It’s late August. The last remnants if the summer are swept away in a scourge of last year’s games kit and M&S have been promoting “back to school” buys for at least three months. But something else is about to happen; an air of tension and nervous excitement pulsing through the brick work and vibrating around the gates of schools and colleges across the country. When the public examination results are finally revealed and the predictable, posed photographs of jumping girls in flowery summer dresses (though read this for an interesting take on the politics of results day pictures) literally leap out at you from the front page of The Times, spare a thought for those same teenagers who will have their achievements waved away like a swarm of irritable flies by the time the following day’s news drops through the letterbox.
“A-Level results are up in Britain by an overall figure of 5%” announces the Radio 4 newsreader, whilst the pompous proprietors of educational supplements will mock these findings incredulously with a chortle of “oh well they’re surely making the exams easier then!”. Why this incomprehensible need to put a negative slant on the painstaking hours of work and revision from so many students across the country? As someone who is on the brink of sitting the first in a long line of external exams this summer I find it ridiculous that the significant measure of time and effort allocated to what I have been educated to believe are some of the most important exams I will ever take has the frightening potential of being blown out of the water by someone at News International who decides it’s about time the youth of today were on the receiving end of some criticism for a change.
Sadly, it’s not the only item on life’s agenda we’re ever reprimanded about. All too often, sweeping statements are made about the attitude of the under-twenty generation, be it a lack of interest in current affairs or our supposed appreciation of all things rebellious and anti the establishment. Unfortunately, more often than not it is the people who issue such generalisations whom are guilty of shunning the very portion of society they complain about. This manner of discrimination I find indescribable, though I am not short of examples and none so obvious as when we are paying passengers on public transport. If I had a pound for very time I’d been refused a child ticket whilst still legally a child, or had the details of my ticket unnecessarily scrutinised by an officious employee of the GMPTE I’d have been wealthy enough to avoid the aforementioned people by chartering my own private jet for even the most local of journeys.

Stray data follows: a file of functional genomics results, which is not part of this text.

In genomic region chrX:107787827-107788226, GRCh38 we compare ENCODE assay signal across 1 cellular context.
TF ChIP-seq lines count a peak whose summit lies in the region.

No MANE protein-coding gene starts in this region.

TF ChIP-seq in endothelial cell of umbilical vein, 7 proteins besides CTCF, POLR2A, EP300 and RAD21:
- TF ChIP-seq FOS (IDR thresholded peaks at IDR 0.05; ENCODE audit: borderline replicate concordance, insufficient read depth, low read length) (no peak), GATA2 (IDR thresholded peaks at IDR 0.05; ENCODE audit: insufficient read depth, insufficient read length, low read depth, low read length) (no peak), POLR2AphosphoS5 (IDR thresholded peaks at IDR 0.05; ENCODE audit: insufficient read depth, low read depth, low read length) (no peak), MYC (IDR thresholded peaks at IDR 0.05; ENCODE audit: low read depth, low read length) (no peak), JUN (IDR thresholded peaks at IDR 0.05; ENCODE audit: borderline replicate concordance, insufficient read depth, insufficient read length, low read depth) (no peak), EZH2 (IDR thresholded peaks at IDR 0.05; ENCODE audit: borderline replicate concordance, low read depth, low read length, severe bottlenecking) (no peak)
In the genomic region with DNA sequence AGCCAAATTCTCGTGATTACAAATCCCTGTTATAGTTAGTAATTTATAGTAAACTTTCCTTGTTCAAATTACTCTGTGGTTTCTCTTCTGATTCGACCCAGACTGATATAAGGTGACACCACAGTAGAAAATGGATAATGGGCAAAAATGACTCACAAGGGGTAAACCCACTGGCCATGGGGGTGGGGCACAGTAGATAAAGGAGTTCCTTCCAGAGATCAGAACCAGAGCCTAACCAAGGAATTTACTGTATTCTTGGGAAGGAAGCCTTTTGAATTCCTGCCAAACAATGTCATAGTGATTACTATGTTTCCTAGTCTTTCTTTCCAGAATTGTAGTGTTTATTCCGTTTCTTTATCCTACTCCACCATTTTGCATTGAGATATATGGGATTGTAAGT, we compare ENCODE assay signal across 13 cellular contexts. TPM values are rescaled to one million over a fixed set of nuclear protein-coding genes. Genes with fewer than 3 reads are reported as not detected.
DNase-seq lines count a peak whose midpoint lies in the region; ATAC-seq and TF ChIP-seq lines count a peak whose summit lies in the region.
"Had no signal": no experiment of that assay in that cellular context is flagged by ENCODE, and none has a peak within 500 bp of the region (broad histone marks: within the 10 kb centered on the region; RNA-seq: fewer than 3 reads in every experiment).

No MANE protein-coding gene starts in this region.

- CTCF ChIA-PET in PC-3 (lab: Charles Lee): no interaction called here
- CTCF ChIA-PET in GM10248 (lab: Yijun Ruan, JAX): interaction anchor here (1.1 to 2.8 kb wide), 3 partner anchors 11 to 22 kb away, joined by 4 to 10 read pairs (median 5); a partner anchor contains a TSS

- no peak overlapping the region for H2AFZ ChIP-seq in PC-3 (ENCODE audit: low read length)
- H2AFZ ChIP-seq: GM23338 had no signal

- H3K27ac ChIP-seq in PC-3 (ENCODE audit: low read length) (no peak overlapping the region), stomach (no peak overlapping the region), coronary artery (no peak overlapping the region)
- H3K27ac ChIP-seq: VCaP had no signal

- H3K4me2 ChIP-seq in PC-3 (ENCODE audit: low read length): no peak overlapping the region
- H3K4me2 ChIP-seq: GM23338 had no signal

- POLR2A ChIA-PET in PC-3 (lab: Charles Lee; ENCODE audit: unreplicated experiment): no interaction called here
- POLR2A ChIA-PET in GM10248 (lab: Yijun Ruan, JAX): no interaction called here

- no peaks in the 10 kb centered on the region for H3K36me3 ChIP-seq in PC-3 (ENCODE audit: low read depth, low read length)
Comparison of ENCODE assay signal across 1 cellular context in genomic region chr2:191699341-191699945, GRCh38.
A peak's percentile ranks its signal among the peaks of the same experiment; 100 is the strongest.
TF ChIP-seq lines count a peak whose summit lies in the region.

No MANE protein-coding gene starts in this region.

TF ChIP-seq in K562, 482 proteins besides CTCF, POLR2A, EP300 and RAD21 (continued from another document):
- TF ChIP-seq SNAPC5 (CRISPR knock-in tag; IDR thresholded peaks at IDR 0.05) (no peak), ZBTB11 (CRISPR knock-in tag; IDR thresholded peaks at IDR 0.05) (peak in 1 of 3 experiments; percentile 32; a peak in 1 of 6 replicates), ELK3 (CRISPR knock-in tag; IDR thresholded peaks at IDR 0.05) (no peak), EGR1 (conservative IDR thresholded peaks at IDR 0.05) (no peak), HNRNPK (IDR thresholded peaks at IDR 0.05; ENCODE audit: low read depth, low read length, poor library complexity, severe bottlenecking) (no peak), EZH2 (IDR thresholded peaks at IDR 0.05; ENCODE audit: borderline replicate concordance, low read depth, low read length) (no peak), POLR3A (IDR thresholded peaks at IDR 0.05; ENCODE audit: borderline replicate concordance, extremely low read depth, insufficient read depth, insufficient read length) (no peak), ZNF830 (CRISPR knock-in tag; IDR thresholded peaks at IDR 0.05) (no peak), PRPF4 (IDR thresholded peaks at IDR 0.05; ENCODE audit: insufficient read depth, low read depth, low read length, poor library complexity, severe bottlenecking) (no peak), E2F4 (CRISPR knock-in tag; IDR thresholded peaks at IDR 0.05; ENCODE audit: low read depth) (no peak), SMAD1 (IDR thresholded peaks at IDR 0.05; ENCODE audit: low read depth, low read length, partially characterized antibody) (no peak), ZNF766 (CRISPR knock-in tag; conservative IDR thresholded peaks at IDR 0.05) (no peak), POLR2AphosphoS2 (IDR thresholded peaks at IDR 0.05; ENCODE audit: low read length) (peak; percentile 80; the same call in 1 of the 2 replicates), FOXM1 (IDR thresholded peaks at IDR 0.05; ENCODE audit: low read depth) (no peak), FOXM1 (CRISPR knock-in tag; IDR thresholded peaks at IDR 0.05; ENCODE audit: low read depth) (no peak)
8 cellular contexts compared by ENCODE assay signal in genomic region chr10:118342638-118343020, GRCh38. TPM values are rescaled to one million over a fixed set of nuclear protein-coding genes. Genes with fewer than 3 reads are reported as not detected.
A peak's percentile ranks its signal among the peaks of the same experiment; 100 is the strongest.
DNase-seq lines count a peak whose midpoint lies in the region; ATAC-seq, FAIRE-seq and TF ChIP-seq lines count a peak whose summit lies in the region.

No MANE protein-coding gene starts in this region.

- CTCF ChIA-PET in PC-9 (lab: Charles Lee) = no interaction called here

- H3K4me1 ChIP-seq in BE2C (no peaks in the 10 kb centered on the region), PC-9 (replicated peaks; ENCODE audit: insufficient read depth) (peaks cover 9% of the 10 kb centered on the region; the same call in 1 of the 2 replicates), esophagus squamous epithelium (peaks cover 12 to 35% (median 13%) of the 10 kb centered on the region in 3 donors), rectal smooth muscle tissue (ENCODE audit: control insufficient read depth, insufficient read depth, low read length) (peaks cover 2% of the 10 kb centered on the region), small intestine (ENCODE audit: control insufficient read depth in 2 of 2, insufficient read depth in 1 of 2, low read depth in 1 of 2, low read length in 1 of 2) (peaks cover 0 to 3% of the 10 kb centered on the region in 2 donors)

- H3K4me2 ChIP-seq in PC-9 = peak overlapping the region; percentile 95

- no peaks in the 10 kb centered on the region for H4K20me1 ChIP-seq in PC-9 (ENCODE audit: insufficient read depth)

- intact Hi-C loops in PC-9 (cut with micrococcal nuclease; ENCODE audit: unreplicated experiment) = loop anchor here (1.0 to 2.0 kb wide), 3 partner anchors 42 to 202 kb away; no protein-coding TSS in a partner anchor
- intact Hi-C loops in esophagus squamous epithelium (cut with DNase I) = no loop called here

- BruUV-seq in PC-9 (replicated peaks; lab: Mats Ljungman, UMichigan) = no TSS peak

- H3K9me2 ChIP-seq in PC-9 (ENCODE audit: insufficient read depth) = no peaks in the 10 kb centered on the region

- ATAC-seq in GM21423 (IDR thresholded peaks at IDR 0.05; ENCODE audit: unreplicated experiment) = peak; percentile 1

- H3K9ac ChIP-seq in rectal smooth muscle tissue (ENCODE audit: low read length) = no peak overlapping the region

I can still vividly remember, although the memory isn’t so much tinged with anger as it is saturated, being publicly humiliated when boarding a bus into my nearest town. I was fourteen years old at the time and after cheerily greeting the driver I politely asked for a return child ticket to my destination. After receiving the most obvious once-over, the driver sneeringly told me to “pull the other one love” as he blatantly believed me to be lying about my age. I wasn’t trying to scrounge the saving of a measly 47p or whatever it is by saying I was younger than sixteen; I was younger than sixteen! I do apologise if my smart appearance suggested that I might actually be an ambassador for the polite and educated contingent of Britain’s youth population. Or rather, I don’t apologise one bit.